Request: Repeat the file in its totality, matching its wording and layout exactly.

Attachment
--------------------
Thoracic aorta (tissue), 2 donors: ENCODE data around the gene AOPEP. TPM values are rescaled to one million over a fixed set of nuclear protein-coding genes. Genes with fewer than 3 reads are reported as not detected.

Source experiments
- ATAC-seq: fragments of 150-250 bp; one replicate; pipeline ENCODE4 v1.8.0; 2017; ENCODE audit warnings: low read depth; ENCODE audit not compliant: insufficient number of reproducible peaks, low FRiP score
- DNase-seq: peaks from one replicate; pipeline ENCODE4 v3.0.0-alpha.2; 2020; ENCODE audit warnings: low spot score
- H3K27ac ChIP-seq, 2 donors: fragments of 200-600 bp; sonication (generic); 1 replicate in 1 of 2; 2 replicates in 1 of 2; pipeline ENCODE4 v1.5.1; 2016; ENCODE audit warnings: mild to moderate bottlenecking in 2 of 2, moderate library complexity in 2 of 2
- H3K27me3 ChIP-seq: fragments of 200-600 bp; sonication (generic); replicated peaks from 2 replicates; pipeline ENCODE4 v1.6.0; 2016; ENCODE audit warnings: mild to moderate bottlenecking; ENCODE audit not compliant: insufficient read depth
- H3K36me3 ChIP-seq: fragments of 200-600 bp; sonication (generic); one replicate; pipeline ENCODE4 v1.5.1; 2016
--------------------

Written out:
Thoracic aorta (tissue), 2 donors: ENCODE data around the gene AOPEP. TPM values are rescaled to one million over a fixed set of nuclear protein-coding genes. Genes with fewer than 3 reads are reported as not detected.

Source experiments
- ATAC-seq: fragments of 150-250 bp; one replicate; pipeline ENCODE4 v1.8.0; 2017; ENCODE audit warnings: low read depth; ENCODE audit not compliant: insufficient number of reproducible peaks, low FRiP score
- DNase-seq: peaks from one replicate; pipeline ENCODE4 v3.0.0-alpha.2; 2020; ENCODE audit warnings: low spot score
- H3K27ac ChIP-seq, 2 donors: fragments of 200-600 bp; sonication (generic); 1 replicate in 1 of 2; 2 replicates in 1 of 2; pipeline ENCODE4 v1.5.1; 2016; ENCODE audit warnings: mild to moderate bottlenecking in 2 of 2, moderate library complexity in 2 of 2
- H3K27me3 ChIP-seq: fragments of 200-600 bp; sonication (generic); replicated peaks from 2 replicates; pipeline ENCODE4 v1.6.0; 2016; ENCODE audit warnings: mild to moderate bottlenecking; ENCODE audit not compliant: insufficient read depth
- H3K36me3 ChIP-seq: fragments of 200-600 bp; sonication (generic); one replicate; pipeline ENCODE4 v1.5.1; 2016